This paper argues that private international law rules constitute a form of international ‘public’ ordering or global governance, and it explores some of the implications of this argument for the international development of private international law. It begins by examining the theoretical foundations for this perspective as well as its historical context and justification, arguing that it is more coherent and more consistent with pre-modern conceptions of the subject. It then turns to examine recent developments in federal systems – the European Union, Canada and Australia – which demonstrate the emergence of a similar ‘public’ perspective on private international law at a regional level. The paper then considers two major problems with the idea that developments within federal systems can be transplanted or applied by analogy at the international level, as well as the potential of two ideas which present responses to these problems. The first problem is that of hierarchy – the complexity of the relationship between federal and international developments – and the idea examined in response is that of variable geometry. The second problem is that of heterarchy – the absence of institutional structures comparable to those in federal systems to support international developments – and the idea of peer governance is examined as a response to this issue. The paper concludes that these ideas have a potentially important impact on a range of international law questions, and that they should form a key part of the research agenda for studies of global governance both within and beyond the context of private international law.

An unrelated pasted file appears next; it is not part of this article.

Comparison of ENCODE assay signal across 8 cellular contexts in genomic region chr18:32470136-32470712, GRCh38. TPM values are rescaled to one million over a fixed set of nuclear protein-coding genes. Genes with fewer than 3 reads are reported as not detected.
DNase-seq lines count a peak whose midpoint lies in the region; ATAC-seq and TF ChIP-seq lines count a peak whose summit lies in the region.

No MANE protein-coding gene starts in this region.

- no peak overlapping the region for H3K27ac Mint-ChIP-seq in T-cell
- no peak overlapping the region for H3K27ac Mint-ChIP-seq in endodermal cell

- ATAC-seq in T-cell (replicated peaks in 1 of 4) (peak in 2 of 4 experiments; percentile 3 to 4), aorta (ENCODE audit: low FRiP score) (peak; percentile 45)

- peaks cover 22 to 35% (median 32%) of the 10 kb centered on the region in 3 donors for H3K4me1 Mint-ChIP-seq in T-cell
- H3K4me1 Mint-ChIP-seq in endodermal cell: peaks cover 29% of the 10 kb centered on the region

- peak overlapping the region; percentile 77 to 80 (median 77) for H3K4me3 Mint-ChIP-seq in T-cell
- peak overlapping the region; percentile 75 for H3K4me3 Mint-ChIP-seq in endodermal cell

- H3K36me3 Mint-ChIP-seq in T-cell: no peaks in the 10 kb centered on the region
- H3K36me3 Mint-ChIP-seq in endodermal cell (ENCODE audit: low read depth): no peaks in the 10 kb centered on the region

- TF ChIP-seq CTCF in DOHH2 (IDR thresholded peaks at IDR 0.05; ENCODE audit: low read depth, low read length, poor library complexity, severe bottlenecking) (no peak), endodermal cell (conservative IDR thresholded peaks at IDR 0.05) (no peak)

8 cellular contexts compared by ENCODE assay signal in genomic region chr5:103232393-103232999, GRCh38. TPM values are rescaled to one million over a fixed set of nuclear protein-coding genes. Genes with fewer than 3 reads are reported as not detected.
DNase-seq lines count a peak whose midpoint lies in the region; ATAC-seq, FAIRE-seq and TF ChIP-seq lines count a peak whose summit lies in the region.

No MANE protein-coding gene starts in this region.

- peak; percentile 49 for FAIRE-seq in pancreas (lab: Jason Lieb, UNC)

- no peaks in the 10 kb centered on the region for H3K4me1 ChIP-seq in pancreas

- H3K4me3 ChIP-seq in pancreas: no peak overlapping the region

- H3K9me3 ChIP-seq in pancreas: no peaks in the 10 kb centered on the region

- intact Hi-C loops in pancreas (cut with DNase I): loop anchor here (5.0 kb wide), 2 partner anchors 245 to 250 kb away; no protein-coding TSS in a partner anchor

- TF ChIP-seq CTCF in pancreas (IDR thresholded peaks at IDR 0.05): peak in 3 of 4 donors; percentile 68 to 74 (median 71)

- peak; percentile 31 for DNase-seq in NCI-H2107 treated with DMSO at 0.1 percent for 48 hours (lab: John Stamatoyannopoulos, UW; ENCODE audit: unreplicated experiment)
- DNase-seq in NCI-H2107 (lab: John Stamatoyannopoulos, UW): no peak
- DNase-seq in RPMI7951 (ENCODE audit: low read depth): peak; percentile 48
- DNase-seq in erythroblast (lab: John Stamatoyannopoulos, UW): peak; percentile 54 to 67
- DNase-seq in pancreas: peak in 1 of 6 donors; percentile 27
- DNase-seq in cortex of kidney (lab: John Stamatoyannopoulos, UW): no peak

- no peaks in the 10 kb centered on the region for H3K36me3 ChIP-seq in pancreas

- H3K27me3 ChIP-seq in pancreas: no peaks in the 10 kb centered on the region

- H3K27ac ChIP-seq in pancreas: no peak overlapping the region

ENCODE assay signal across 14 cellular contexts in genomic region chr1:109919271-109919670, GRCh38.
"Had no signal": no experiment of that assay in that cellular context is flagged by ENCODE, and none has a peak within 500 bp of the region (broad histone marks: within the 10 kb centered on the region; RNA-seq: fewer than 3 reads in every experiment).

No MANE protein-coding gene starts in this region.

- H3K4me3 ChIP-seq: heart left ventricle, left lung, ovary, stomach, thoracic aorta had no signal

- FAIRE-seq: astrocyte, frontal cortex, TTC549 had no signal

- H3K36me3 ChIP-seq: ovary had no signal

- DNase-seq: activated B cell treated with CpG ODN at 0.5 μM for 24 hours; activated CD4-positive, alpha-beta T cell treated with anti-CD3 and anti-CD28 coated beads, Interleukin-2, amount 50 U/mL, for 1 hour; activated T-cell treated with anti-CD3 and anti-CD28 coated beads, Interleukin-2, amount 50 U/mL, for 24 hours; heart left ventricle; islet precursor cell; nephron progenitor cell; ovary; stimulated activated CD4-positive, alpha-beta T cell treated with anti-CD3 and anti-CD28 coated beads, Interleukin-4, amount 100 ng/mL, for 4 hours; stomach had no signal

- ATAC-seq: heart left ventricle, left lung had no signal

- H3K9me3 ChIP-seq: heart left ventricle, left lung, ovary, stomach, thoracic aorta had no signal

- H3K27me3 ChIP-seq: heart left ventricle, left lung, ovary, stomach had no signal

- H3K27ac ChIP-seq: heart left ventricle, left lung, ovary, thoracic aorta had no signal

Tuesday, March 20, 2012
Mills: Towards a Public International Perspective on Private International Law: Variable Geometry and Peer Governance
Alex Mills (Univ. College London - Law) has posted Towards a Public International Perspective on Private International Law: Variable Geometry and Peer Governance. Here's the abstract: